Hugh had complied with her signal to help Stella onto the grass, but Bea knew she was in grave trouble if this excruciating episode wasn’t properly defused. She couldn’t be sure what the trio had witnessed, but was praying they’d seen no more than a couple standing close together in the shade of a tree.
Stella dimpled up at Hugh. She’d yearned to bump into him by chance but had not wanted to see him embracing another woman. Her mother had made an attempt yesterday to waylay him and hint at her willingness to be his mistress. Stella had peeked from behind the window blind of a Hackney, but Hugh had barely stopped to talk to Maggie before striding impatiently on towards his house. Her mother had been grumpy on her return, insisting they waste no time in transferring their efforts to Lord Whitley as their little kitty was almost run through. Then today her mother had bucked up and, intriguingly, said she might have found a way to hook Hugh. But Maggie would give no more details of her plan to snare the gentleman Stella wanted above all others.
‘I’ll stretch my legs too, I think.’ Lord Whitley alighted in quite a sprightly hop, then offered to help Mrs Monk down.
‘I was saying to Mr Kendrick that I should love a drive in his racing curricle.’ Stella turned excitedly to her mother.
‘I’m sure the charming gentleman will oblige you with your wish, my dear.’ Maggie’s lips knotted in satisfaction. Her daughter was playing her part well, with no rehearsal.
‘Unfortunately I have no time,’ Hugh began coldly, removing Stella’s clutch from his elbow. ‘We were just leaving as Miss Dewey is expected home shortly.’
‘Oh...I can run that errand for you, Kendrick. Why not take Miss Rawlings for a spin? Do you object, my dear, to me taking you home?’ Lord Whitley turned gleaming eyes on Beatrice, confident she’d snatch at his proposal to avoid further embarrassment. Beatrice might be older than Stella, but she had a rare classic beauty and a figure that Whitley would pay handsomely to see naked. If Kendrick tired of her, Whitley would, with alacrity, take his cast-off.
‘It would be kind of you to drop me off, my lord.’
Bea ignored her sinking heart; she and Hugh had no option but to appear nonchalant on parting but there was so much left to say to him, she thought wistfully as she allowed her elderly escort to help her climb aboard the barouche. With a wave they set off, and she noticed that neither Hugh nor Stella glanced at the departing vehicle.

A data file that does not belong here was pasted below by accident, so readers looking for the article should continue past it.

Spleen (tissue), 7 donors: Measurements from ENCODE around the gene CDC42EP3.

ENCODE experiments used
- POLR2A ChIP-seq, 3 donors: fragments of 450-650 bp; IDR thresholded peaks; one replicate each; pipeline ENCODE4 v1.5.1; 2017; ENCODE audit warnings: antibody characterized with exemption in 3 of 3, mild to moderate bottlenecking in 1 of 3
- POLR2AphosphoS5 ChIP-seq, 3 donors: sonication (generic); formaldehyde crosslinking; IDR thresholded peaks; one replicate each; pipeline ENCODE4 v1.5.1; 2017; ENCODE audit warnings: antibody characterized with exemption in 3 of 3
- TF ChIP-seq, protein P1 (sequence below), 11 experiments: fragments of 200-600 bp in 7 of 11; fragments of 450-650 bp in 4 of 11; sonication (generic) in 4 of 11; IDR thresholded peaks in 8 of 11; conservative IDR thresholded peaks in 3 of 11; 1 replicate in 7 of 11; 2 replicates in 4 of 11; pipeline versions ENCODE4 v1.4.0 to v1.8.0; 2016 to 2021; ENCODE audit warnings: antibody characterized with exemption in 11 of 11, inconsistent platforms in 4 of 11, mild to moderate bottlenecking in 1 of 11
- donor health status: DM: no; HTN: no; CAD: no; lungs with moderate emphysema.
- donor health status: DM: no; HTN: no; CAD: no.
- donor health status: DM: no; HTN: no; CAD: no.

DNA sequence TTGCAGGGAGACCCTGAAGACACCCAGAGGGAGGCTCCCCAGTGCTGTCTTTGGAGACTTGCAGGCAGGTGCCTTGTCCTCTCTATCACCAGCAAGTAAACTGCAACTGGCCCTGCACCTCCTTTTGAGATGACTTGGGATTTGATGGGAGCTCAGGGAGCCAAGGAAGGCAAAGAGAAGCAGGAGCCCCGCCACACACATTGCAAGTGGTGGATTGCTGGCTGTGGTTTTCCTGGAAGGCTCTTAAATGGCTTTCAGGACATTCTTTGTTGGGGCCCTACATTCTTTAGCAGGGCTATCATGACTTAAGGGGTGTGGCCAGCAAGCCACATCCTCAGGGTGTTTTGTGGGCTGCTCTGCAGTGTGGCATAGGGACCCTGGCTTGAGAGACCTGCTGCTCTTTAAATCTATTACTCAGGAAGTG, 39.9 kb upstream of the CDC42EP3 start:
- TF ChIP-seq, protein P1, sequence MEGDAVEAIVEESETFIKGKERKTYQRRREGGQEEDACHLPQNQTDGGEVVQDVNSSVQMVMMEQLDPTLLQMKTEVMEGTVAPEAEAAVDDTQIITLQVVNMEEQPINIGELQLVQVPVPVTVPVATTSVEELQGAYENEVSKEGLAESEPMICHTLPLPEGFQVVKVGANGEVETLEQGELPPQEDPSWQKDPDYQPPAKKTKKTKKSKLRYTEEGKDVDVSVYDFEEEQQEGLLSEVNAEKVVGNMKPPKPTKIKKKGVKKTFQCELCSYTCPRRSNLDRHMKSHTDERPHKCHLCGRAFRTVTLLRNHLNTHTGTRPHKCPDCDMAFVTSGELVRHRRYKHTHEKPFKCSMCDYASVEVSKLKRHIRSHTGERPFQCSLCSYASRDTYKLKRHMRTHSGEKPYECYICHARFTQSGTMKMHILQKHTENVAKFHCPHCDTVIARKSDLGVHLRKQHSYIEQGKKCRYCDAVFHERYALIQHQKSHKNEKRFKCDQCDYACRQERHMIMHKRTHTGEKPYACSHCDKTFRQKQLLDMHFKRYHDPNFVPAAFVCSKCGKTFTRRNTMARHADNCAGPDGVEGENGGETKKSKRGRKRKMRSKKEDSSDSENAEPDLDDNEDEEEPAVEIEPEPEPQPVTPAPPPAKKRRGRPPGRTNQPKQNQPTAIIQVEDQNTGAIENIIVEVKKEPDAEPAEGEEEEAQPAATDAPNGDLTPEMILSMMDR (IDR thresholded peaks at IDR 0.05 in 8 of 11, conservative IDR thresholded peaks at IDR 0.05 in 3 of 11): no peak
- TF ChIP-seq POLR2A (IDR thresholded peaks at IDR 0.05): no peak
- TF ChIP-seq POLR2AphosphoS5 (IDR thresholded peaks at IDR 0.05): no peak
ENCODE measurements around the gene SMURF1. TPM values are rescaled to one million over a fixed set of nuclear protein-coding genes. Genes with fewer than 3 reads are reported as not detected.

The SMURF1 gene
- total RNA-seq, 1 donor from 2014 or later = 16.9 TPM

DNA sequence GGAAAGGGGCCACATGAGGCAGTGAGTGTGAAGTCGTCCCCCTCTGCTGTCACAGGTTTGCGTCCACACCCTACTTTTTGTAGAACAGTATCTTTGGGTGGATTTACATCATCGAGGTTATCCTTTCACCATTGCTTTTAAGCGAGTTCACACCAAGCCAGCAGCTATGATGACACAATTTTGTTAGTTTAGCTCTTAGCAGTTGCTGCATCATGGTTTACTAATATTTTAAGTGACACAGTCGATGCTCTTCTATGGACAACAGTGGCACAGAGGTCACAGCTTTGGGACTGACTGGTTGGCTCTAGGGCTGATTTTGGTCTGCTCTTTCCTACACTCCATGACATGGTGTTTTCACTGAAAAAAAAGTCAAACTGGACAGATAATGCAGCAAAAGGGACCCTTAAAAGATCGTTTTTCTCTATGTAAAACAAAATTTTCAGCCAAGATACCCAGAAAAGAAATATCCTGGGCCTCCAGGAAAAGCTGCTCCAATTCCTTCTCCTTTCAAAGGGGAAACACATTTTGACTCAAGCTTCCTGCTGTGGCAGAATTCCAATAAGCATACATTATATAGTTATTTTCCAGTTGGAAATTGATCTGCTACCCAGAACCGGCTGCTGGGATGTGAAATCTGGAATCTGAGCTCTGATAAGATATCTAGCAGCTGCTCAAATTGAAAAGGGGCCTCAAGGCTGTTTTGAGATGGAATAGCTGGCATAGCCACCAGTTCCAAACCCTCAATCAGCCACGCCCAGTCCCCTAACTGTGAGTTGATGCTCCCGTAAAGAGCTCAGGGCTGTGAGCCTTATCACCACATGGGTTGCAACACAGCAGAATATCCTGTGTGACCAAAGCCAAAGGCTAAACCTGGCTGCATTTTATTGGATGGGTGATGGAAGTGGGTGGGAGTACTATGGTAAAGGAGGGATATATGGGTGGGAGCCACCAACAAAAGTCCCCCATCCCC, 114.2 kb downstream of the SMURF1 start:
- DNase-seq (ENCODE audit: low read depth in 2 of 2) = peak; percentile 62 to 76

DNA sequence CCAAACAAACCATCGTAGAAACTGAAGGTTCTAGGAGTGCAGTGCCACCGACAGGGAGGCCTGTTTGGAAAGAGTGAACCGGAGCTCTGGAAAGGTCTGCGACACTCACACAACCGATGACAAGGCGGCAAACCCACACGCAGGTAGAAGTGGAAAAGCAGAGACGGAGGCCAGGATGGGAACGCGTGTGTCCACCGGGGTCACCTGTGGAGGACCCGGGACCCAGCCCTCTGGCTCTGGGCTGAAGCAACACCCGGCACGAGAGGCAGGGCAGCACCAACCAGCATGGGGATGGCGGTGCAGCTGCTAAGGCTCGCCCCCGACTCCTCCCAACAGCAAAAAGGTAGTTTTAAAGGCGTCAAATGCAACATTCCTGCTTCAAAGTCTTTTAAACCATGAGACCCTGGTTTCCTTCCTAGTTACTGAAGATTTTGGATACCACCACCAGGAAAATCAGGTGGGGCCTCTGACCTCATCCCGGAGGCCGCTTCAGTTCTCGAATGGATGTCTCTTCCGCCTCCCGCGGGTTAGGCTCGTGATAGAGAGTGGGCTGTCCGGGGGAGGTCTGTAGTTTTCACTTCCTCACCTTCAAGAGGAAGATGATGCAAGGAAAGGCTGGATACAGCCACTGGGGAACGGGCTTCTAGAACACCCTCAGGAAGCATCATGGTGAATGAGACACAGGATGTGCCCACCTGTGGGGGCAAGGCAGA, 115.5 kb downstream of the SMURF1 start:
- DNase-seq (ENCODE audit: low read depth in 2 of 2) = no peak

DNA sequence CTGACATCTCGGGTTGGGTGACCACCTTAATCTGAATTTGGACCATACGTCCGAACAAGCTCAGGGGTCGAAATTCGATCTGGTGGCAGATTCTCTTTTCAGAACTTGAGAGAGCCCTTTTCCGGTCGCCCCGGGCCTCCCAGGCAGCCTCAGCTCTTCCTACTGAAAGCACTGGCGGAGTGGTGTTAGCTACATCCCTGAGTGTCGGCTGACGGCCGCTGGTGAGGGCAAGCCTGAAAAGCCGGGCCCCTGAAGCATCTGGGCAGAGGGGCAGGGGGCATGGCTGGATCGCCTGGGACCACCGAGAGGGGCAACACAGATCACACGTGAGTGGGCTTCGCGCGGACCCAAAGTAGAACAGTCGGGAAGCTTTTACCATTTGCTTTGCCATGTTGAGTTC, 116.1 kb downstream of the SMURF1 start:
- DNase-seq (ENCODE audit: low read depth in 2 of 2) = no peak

But Mrs Monk did, and it seemed to Beatrice that there was something vilely triumphant in her smile.
‘I told you Kendrick was a good fellow.’ Walter beamed at his daughter, picking over the IOUs spread on his lap. ‘It’s my lucky day...I received Burnett’s bank draft while you were out.’
Bea smiled on hearing that Colin had eventually paid her father. ‘You don’t mind that a gentleman has settled my gambling debts, Papa?’
On reaching home, Bea had immediately gone to see her father to ease his worries—and hers. She wanted his reassurance that he had not yet brokered his pension but had kept it safe.
‘Kendrick isn’t any gentleman—is he, my dear? He’s the scoundrel’s brother, so his family’s honour is at stake. I shouldn’t like kin of mine to act in such a despicable way. I’ll wager he gave Sir Toby a cracking facer before parting with his cash.’ Walter chortled, neatening the notes into a stack. ‘Of course Kendrick should have dealt with me when handing them over...but that’s a minor peccadillo compared to all those that have gone before.’
That bald fact brought a remorseful blush to his daughter’s wan cheeks so he gave her a smile.
‘I shall write and thank him, but not too enthusiastically.’ Walter rifled in a desk drawer for a parchment and dipped his quill in ink.
Beatrice rose from her kneeling position by Walter’s armchair, her relief at his attitude slightly dampened by twinges of guilt. Her father was unaware there was yet another misdeed, committed that afternoon, and she hoped he would remain in blissful ignorance of it.
It was early evening, and Elise was still out at an afternoon salon with her friends. Alex was no doubt ensconced at one of his clubs. The house seemed unusually quiet, and the family would not dine for over an hour, but Bea didn’t have any appetite for company or food. She felt exhausted from the day’s events, and from constantly reflecting on what might have passed between them if she and Hugh had not been interrupted in the park. For one bittersweet moment earlier that afternoon she’d sensed that her wounded heart was finally healing...
‘I’m going to rest in my room for a while, Papa.’